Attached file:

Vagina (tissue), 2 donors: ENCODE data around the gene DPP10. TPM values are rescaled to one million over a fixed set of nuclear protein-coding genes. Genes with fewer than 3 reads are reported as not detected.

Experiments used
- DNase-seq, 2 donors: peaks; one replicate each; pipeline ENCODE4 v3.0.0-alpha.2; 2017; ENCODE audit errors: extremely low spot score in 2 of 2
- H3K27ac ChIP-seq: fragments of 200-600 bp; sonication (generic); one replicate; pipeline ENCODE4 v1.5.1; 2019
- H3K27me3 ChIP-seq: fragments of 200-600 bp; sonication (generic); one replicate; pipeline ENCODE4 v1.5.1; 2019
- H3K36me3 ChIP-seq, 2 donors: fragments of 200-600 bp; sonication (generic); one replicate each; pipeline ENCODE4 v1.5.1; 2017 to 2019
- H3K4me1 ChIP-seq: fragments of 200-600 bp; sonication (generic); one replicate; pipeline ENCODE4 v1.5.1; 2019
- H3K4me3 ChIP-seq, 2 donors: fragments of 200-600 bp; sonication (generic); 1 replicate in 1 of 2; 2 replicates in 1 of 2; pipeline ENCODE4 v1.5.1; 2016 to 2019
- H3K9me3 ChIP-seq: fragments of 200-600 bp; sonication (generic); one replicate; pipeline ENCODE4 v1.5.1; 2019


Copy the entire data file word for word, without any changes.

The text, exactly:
Vagina (tissue), 2 donors: ENCODE data around the gene DPP10. TPM values are rescaled to one million over a fixed set of nuclear protein-coding genes. Genes with fewer than 3 reads are reported as not detected.

Experiments used
- DNase-seq, 2 donors: peaks; one replicate each; pipeline ENCODE4 v3.0.0-alpha.2; 2017; ENCODE audit errors: extremely low spot score in 2 of 2
- H3K27ac ChIP-seq: fragments of 200-600 bp; sonication (generic); one replicate; pipeline ENCODE4 v1.5.1; 2019
- H3K27me3 ChIP-seq: fragments of 200-600 bp; sonication (generic); one replicate; pipeline ENCODE4 v1.5.1; 2019
- H3K36me3 ChIP-seq, 2 donors: fragments of 200-600 bp; sonication (generic); one replicate each; pipeline ENCODE4 v1.5.1; 2017 to 2019
- H3K4me1 ChIP-seq: fragments of 200-600 bp; sonication (generic); one replicate; pipeline ENCODE4 v1.5.1; 2019
- H3K4me3 ChIP-seq, 2 donors: fragments of 200-600 bp; sonication (generic); 1 replicate in 1 of 2; 2 replicates in 1 of 2; pipeline ENCODE4 v1.5.1; 2016 to 2019
- H3K9me3 ChIP-seq: fragments of 200-600 bp; sonication (generic); one replicate; pipeline ENCODE4 v1.5.1; 2019